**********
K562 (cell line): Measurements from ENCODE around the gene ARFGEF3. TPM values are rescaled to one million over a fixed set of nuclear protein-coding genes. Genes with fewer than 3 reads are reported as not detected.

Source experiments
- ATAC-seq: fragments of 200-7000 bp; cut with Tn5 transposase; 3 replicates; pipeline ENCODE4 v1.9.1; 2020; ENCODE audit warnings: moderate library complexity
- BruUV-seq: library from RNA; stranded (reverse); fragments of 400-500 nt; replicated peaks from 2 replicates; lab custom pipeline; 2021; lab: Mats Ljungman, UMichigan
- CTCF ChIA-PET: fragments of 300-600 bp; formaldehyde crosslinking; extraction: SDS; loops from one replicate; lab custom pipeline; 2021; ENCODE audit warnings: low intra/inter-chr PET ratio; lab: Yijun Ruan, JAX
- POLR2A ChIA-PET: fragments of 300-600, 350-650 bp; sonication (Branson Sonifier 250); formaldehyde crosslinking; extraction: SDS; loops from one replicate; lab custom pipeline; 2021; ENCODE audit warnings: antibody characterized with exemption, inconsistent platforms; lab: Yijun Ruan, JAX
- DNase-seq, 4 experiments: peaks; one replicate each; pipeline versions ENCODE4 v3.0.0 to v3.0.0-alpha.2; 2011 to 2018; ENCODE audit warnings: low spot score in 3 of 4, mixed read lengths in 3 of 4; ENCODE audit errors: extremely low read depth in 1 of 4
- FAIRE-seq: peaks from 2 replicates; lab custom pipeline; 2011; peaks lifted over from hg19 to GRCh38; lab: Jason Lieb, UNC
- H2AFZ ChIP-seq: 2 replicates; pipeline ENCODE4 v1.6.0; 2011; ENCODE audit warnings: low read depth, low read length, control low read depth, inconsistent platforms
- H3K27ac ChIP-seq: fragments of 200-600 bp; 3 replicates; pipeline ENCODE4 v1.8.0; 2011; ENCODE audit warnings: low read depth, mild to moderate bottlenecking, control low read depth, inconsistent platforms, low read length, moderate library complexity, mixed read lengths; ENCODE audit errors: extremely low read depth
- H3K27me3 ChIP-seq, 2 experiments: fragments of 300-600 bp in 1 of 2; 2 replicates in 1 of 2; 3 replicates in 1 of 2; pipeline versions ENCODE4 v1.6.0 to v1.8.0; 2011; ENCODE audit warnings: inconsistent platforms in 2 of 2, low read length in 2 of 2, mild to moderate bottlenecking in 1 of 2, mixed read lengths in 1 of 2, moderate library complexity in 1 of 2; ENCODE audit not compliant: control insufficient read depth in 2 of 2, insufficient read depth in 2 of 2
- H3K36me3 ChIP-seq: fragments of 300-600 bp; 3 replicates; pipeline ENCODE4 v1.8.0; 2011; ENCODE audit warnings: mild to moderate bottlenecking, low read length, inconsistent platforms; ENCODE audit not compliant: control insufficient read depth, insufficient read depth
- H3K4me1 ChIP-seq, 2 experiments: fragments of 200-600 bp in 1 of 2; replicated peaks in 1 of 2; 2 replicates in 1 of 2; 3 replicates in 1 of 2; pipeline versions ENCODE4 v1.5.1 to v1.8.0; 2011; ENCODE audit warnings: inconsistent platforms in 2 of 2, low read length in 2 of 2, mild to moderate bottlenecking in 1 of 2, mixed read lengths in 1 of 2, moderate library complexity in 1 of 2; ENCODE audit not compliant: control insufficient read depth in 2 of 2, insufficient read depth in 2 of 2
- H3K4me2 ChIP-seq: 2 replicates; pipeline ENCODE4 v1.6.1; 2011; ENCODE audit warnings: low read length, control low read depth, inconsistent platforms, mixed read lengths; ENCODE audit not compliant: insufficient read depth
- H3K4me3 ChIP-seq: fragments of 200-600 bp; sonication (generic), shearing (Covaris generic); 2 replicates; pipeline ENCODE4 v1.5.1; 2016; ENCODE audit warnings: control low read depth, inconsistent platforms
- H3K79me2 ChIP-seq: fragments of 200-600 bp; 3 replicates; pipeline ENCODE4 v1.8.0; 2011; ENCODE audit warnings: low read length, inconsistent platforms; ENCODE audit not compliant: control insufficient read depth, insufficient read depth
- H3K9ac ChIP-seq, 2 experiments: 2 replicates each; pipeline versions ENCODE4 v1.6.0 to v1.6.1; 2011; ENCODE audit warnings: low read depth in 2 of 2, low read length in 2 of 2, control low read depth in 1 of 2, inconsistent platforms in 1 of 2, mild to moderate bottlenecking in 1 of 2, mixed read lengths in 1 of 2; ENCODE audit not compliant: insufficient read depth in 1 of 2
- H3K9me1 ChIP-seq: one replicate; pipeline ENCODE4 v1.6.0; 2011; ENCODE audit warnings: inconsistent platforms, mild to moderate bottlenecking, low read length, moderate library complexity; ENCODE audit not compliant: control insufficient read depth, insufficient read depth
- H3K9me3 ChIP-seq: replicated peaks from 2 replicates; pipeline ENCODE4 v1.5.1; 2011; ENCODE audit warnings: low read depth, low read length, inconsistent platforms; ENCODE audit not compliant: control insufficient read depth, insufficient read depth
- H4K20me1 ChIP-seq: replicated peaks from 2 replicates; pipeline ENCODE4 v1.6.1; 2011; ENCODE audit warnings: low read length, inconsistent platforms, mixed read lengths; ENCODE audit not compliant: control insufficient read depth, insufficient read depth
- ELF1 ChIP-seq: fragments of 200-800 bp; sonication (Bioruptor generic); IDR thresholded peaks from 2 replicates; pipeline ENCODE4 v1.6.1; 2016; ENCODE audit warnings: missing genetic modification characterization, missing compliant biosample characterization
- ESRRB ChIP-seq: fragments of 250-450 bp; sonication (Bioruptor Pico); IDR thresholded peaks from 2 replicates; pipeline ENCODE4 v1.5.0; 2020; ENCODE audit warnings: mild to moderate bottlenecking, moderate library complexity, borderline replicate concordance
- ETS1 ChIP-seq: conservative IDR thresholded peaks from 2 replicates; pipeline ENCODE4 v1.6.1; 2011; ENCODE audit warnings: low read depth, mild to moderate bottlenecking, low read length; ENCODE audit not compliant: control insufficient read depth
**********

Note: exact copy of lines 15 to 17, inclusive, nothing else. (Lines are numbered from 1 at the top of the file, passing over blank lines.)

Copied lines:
- H3K4me3 ChIP-seq: fragments of 200-600 bp; sonication (generic), shearing (Covaris generic); 2 replicates; pipeline ENCODE4 v1.5.1; 2016; ENCODE audit warnings: control low read depth, inconsistent platforms
- H3K79me2 ChIP-seq: fragments of 200-600 bp; 3 replicates; pipeline ENCODE4 v1.8.0; 2011; ENCODE audit warnings: low read length, inconsistent platforms; ENCODE audit not compliant: control insufficient read depth, insufficient read depth
- H3K9ac ChIP-seq, 2 experiments: 2 replicates each; pipeline versions ENCODE4 v1.6.0 to v1.6.1; 2011; ENCODE audit warnings: low read depth in 2 of 2, low read length in 2 of 2, control low read depth in 1 of 2, inconsistent platforms in 1 of 2, mild to moderate bottlenecking in 1 of 2, mixed read lengths in 1 of 2; ENCODE audit not compliant: insufficient read depth in 1 of 2